• • Several studies suggest combining the name of a condition or biomedical research topic with standardized MeSH terms, such as “sex factors” and “sex characteristics” or other terms such as “gender differences” and “sex differences.” Researchers have developed search strategies that yield better results than “sex” or “gender” alone (Oertelt-Prigione et al., 2010; Moerman et al., 2008).
Research Design
  • • Determine how a given experiment will use sex as a biological variable. This decision can be based on prior sex-specific research or assumptions about biological plausibility.
  • • Cells and cell lines can be selected for study in different ways depending on the types of questions to be asked (see Table 1).
Table 1: Configuring Biological Experiments on Cell Lines and Tissue Samples
Cell Lines and/or Tissue SamplesStudy Characteristics and Considerations
Cells and tissues from female and male donors Cell lines of female or male cells will have different genetic characteristics and may exhibit differences in growth rate, metabolism and response to stimuli (Ritz, 2014).

If sex is used as a variable, other donor characteristics should be matched or differences must be controlled for.

Studies of both female and male cells give insight into specific forms of sexual dimorphism.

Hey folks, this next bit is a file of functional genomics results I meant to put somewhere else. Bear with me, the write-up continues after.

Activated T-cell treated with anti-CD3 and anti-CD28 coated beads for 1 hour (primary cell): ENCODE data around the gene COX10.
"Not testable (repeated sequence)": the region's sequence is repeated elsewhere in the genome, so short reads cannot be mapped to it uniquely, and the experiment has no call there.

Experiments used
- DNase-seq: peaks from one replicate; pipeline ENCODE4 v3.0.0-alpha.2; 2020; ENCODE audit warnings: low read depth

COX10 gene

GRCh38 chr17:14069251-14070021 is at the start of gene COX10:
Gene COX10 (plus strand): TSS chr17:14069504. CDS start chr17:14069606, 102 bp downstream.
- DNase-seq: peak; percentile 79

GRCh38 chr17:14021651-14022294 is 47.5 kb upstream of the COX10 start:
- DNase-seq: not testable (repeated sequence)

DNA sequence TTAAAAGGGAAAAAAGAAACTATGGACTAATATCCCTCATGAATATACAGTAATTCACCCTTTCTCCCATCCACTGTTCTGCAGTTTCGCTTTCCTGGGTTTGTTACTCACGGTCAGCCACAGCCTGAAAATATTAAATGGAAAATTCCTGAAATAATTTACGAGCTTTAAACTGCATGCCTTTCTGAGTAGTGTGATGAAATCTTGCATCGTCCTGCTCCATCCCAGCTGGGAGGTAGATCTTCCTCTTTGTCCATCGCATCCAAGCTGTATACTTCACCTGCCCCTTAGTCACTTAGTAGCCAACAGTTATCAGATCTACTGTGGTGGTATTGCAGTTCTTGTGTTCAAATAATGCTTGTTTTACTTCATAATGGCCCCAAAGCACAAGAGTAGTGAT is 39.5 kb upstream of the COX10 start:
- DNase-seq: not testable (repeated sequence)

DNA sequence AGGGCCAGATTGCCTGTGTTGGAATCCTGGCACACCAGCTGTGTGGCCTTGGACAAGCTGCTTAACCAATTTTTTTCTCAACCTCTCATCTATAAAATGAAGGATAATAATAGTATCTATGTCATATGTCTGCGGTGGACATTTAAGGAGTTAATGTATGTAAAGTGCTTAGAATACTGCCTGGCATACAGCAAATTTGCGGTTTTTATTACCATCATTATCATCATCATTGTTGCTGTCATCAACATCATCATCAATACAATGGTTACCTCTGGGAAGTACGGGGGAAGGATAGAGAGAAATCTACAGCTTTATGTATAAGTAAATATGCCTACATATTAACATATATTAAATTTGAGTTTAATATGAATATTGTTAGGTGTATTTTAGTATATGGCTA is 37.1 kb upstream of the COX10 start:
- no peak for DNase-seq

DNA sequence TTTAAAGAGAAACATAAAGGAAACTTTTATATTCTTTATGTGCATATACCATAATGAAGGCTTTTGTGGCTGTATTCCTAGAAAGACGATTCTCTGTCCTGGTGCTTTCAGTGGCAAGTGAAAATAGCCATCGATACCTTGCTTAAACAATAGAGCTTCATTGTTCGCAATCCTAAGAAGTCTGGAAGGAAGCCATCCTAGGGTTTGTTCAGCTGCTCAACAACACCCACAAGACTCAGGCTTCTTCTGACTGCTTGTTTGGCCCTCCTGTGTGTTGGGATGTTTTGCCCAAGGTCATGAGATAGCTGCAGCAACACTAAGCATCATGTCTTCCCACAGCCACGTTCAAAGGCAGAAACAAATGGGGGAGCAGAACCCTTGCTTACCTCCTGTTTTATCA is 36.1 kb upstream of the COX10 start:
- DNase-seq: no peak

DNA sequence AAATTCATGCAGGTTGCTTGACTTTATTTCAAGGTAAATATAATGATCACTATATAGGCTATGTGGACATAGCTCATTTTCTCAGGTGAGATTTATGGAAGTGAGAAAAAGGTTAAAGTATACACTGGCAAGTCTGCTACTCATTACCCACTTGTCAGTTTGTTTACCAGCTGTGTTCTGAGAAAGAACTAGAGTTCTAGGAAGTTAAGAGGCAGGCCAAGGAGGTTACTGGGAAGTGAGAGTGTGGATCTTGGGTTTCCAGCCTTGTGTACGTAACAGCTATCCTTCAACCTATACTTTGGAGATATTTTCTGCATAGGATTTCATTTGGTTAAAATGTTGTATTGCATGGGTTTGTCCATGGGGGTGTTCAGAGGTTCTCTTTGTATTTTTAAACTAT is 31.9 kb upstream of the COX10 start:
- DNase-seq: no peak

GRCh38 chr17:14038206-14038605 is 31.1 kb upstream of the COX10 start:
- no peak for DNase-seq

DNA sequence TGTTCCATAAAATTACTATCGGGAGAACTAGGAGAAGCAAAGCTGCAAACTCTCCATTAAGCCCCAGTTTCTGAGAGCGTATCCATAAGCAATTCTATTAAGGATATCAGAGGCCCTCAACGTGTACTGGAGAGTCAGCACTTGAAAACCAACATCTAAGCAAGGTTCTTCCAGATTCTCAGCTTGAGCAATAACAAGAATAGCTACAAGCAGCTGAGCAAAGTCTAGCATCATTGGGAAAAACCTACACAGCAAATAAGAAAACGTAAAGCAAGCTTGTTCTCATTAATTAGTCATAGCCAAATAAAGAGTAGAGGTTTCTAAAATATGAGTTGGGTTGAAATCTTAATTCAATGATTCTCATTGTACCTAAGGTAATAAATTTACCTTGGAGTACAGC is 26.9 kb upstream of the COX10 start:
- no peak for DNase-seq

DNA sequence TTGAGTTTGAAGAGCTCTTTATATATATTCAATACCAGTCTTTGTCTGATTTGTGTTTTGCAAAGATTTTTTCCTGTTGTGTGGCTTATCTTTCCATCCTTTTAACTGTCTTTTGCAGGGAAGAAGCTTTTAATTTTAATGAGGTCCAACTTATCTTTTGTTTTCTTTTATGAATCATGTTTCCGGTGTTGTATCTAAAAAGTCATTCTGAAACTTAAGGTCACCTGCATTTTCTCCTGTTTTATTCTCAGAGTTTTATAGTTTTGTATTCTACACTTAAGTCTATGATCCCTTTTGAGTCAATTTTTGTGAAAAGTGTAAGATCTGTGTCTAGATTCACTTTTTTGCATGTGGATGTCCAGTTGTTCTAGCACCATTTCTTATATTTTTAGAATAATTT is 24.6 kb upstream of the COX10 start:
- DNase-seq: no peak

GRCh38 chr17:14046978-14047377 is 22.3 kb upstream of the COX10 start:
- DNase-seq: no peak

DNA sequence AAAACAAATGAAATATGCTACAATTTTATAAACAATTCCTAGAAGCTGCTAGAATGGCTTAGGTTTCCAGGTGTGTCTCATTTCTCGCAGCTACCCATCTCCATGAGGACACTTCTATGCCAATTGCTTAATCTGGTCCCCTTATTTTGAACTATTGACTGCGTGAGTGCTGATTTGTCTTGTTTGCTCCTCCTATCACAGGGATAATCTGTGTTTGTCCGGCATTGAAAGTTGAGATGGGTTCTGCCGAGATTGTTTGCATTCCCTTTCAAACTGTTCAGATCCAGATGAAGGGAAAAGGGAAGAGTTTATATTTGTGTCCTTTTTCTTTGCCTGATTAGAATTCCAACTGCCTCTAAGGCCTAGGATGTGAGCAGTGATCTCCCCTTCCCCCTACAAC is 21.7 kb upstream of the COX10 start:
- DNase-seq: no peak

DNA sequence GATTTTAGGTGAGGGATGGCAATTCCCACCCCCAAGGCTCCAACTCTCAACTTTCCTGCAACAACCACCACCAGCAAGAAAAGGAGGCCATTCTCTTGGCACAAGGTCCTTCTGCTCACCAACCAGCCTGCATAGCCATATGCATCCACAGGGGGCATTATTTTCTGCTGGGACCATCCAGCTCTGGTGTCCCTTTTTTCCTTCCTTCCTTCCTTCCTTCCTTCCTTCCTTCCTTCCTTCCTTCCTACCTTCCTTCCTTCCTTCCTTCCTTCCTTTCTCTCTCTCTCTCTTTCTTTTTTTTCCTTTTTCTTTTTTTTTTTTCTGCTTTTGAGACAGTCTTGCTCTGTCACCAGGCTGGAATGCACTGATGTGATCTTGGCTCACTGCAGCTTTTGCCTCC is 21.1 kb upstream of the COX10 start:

Analyzing other factors that may intersect with sex is critical in order to avoid overlooking sex differences as well as to avoid overemphasizing sex.

Single-sex Studies in cells or tissues from only one sex (female or male) may be useful in closing research gaps, investigating differences among cell types within a sex, or studying diseases or interventions that are female-specific or male-specific.

For example, female-only studies might be used to investigate how cells differ by hormonal status (pre-pubescent; pre-menopausal with normal ovulation; pre-menopausal with ovulation altered by hormonal contraceptives, drugs or stress; and menopausal), age, circadian cycle and other factors. Male-only cells or tissues may be useful in closing research gaps, investigating differences among cell types within a sex, or studying diseases or interventions that are male-specific (e.g. prostate cancer).

Results in single-sex studies should not be generalized to the general population.

Collect data

  • Sample Matching: When sex is used as a variable, tissues and cells should be matched by non-sex characteristics that might influence outcome (such as age, hormonal status or the reproductive history of the donor). Alternatively, when such matching is not feasible, results can be disaggregated by sex and then adjusted depending on statistically-significant differences between female-derived and male-derived tissues or cells by non-sex traits, presuming that such differences can be measured and their effects on outcome are known.